Figure 5. Regional tariff benchmarks for residential 4G/5G services, Q2 2020

Among the selected six mature markets, Sweden stands out in terms of the top average data cap and Italy in terms of the lowest average monthly charge (Figure 6).

Figure 6. Tariff benchmarks for residential 4G/5G services in six major European economies, Q2 2020

The mobile operators in Sweden offer consumers on average 145GB a month while the Netherlands follow with 123GB average allowance. For several quarters in a row the Netherlands offered the highest average monthly charge among the selected six markets but in Q3 2019 the prices dropped significantly, and the country is now the second cheapest with only Italy offering a lower average monthly subscription of $17.27 PPP. The Netherlands offers the lowest average cost per GB, currently at $0.20 PPP, compared to $3.36 PPP in Germany (Figure 7).

 

Figure 7. Average data and cost of 4G/5G services in selected countries, Q2 2020 (in $PPP)

To compare the prices that residential customers pay for unlimited monthly 4G/5G data in various European markets, we selected the countries which offered such tariffs in Q2 2020 (Figure 8).

Figure 8. Entry level monthly charge for unlimited data on residential 4G/5G tariffs, Q2 2020

The entry level unlimited data tariffs in the countries at the high end of the spectrum (Sweden) were 3.5 times higher than those at the low end (Switzerland). However, when customers paid $54.84 PPP for unlimited data in Sweden, they were purchasing 4G services with speeds up to 300Mbps, while in Switzerland they were charged $15.57 (PPP) for the advertised 4G speed of up to 10Mbps.

Country ranking

Comparing countries by using the average cost of mobile broadband subscriptions is a straightforward idea but the variation in entry level versus median and average costs can be significant. To help provide an easy way of comparing directly we have taken the $PPP data on entry level, median and average tariffs, produced rankings and then compared the variance (Table 1).

Table 1. Country scorecard by residential 4G/5G tariffs, Q2 2020

* Countries which now offer 5G

We have included a ‘variance’ column to indicate how different ranks for the different metrics are spread.  We see that the wide spread in Austria, Slovakia and Spain for example is represented by high variance.  At the other end of the scale countries like Poland, Sweden or Croatia rank rather consistently.

Why such market differences between countries?

There is no simple clear-cut explanation as many factors come into play. The length of time after the 4G/5G networks were launched, service take-up, the market shares of ‘standalone’ and of multi-play bundles, the extent of competition from fixed broadband services with comparable bandwidth, the availability and the cost of 4G/5G spectrum, the regulatory pressures to offer mobile broadband services in remote and rural areas as a priority, the demographic characteristics and life-styles of the users and the cord-cutting tendencies will all have influenced the 4G and 5G offerings available in different European markets. A further statistical modelling would provide more insight into these differences.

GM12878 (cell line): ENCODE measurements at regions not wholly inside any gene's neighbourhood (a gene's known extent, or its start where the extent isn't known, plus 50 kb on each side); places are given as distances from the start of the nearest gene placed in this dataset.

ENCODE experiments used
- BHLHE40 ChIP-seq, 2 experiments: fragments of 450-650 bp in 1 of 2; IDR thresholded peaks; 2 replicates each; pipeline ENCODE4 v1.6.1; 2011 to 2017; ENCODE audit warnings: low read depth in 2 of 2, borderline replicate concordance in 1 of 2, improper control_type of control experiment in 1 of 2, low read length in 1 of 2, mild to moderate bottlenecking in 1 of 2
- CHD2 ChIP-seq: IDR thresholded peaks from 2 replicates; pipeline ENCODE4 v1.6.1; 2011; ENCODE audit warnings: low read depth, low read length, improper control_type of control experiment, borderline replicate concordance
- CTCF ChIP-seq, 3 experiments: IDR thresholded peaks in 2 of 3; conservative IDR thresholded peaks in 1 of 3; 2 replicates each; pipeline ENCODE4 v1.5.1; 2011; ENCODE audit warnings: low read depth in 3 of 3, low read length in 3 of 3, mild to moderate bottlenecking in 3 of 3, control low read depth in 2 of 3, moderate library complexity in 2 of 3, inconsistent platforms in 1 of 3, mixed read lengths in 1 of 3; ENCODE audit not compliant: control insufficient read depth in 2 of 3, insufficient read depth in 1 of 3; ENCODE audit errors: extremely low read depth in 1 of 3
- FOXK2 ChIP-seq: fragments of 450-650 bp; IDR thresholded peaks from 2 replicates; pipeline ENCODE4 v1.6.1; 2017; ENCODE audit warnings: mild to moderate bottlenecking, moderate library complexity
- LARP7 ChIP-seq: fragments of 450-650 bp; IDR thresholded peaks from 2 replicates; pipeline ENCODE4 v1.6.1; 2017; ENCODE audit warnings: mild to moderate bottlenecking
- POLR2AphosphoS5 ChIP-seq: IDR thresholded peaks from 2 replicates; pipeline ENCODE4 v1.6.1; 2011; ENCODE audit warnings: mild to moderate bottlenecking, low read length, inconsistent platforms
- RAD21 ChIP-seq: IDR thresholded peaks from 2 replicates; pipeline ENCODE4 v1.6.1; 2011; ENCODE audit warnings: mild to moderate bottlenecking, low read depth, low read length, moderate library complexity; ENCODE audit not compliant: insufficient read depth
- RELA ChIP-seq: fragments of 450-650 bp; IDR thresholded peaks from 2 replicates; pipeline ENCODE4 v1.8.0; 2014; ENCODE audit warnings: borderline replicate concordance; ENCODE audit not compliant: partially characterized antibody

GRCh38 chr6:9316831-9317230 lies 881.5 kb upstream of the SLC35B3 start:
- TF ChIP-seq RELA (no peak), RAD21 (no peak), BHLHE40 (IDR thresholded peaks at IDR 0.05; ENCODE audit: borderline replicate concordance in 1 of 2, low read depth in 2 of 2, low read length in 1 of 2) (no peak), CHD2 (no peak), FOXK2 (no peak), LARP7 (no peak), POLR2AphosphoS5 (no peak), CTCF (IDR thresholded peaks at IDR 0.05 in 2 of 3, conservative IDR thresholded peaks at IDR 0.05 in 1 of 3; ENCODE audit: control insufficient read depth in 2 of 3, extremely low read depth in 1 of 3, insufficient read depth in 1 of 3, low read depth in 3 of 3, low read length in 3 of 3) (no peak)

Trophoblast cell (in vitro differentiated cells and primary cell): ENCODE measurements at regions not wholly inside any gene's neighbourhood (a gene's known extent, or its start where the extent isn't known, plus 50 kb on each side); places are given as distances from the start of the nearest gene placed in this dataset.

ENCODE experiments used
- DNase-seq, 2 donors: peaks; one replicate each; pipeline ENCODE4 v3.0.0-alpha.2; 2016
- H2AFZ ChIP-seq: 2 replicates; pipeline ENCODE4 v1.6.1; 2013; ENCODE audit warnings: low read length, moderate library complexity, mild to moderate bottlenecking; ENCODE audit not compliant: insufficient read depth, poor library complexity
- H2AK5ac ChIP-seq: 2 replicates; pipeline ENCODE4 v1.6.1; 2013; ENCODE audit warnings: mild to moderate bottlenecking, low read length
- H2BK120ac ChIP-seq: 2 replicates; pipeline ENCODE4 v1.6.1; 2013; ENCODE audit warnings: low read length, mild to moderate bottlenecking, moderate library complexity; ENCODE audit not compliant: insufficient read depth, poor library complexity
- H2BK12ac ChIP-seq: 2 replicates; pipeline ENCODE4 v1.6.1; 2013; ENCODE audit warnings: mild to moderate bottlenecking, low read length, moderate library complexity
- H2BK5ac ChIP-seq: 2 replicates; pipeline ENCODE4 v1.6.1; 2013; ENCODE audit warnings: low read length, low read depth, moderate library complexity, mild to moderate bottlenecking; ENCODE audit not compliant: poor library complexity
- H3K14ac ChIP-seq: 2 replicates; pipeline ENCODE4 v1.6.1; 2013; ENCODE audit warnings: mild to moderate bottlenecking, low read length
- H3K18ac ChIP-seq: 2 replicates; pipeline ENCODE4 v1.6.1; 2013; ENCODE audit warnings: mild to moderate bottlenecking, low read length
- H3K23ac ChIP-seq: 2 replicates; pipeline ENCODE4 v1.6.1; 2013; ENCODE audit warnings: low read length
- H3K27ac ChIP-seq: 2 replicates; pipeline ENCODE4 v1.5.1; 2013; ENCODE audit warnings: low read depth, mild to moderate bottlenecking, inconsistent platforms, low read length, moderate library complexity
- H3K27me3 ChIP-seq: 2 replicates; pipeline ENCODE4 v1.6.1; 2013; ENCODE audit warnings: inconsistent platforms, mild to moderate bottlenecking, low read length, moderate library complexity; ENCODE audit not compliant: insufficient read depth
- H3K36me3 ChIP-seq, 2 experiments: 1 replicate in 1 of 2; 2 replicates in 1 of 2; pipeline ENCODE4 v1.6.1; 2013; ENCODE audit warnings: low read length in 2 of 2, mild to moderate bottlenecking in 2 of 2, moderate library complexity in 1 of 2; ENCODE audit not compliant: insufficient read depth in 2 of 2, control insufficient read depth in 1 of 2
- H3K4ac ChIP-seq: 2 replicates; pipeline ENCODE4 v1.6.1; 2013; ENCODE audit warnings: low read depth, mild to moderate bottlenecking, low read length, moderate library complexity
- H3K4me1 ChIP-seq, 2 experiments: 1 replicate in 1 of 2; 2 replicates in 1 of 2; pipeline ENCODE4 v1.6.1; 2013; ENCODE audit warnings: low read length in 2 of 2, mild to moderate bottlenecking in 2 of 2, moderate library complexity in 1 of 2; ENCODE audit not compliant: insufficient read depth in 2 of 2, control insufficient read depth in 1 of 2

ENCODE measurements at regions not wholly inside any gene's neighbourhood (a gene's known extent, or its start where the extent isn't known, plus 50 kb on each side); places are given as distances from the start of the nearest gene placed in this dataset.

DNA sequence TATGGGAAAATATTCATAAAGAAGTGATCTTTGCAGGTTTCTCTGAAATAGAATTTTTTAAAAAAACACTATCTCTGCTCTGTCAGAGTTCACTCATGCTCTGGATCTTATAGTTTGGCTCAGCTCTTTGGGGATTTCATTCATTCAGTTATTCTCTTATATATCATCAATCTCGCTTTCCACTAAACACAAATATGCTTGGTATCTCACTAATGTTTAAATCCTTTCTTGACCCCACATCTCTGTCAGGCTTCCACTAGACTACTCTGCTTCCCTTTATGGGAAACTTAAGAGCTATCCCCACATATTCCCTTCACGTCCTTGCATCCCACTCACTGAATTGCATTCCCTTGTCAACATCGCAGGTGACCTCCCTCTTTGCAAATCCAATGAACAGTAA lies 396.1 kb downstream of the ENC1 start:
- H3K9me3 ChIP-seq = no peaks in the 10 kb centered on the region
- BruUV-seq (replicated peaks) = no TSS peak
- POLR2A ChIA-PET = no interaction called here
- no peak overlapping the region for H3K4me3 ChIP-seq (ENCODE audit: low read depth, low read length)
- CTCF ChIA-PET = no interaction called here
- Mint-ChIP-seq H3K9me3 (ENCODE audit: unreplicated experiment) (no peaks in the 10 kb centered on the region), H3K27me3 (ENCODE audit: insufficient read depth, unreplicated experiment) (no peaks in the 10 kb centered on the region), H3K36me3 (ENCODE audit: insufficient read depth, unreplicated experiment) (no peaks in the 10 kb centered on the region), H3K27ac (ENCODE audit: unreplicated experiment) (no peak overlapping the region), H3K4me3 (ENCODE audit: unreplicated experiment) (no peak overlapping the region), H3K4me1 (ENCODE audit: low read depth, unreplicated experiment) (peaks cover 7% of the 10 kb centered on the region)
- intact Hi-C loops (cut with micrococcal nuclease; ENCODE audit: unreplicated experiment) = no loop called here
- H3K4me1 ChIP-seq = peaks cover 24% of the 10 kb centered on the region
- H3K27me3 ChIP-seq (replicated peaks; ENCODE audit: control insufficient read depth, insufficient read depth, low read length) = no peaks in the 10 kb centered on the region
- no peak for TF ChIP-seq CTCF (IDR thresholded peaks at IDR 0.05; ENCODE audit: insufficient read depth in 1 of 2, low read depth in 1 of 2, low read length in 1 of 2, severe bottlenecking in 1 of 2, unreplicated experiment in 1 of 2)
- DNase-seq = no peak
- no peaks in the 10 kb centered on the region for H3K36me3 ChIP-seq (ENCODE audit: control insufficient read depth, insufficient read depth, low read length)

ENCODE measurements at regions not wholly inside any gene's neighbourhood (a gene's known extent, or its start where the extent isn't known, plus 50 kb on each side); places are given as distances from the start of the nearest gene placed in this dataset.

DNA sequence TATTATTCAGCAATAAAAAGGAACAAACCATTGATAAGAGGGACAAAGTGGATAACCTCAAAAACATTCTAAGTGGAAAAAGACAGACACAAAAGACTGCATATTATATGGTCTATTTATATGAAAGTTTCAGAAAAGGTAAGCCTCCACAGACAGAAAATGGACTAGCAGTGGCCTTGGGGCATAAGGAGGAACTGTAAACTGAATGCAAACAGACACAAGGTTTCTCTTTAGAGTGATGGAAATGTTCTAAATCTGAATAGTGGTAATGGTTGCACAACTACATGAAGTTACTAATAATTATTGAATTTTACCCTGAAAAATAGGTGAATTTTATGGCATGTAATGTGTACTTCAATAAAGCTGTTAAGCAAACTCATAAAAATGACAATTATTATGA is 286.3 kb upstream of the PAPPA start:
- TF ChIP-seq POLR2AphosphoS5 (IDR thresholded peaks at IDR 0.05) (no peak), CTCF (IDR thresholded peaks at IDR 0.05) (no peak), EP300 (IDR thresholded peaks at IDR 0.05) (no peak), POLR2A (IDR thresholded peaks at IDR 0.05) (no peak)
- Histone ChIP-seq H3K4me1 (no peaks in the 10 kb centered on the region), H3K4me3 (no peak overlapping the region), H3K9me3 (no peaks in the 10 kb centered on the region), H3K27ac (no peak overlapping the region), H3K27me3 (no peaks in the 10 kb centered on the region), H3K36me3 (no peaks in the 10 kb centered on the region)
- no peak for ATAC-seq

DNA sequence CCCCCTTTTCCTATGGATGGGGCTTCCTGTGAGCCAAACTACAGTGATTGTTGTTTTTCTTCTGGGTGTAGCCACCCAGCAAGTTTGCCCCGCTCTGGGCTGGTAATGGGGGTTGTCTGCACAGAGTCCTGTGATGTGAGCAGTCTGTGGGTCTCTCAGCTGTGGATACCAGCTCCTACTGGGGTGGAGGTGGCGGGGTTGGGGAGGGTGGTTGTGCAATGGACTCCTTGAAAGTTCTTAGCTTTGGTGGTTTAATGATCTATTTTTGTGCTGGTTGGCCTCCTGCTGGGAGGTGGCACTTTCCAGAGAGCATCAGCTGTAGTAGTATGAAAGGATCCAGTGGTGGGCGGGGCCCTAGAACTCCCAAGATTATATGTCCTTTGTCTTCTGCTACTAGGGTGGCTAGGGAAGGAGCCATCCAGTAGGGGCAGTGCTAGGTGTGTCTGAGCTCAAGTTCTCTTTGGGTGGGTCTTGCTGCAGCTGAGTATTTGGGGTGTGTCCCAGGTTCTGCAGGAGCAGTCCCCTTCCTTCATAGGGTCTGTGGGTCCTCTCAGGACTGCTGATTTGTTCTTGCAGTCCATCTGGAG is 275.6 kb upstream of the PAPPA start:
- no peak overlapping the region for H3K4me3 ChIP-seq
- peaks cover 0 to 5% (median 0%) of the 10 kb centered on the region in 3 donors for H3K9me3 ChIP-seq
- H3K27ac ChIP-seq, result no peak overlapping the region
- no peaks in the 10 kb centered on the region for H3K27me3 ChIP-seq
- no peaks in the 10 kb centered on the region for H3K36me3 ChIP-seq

What Point Topic measured

This analysis is based on more than 800 tariffs from all major mobile broadband providers from the EU-28, Norway and Switzerland. In total, we provide data on 88 operators from 30 countries. We track a representative sample of tariffs offered by each operator, making sure we include the top end, the entry level and the medium level tariffs, which results in a broad range of prices and data allowances.

We use this data to report on pan-European trends in tariffs and bandwidths offered. We also report on regional trends and variations across countries. The data can be used to track changes in the tariffs offered by individual operators as well.

Technologies

We track mobile broadband tariffs provided over 4G LTE and LTE-Advanced technologies. For the sake of brevity, we are referring to both of them as ‘4G LTE’ or sometimes ‘4G’. From Q2 2019, a small number of 5G tariffs are included in our analysis. Countries which offered 5G commercially at the time of our quarterly data collection are marked with an asterisk (*).

Standalone and bundled

We record 4G / 5G tariffs which are offered as SIM only data only, some of which come with a device (a modem). From Q2 2017 onwards we do not track tariffs bundled with tablets. However, we do record multi-play service bundles (mobile broadband plus TV, fixed broadband and/or voice). From this quarter, they are not included in this analysis, only in the tariff database. We track monthly tariffs rather than daily, weekly or pay as you go, and exclude tariffs offered as part of the smartphone purchase.

Residential and business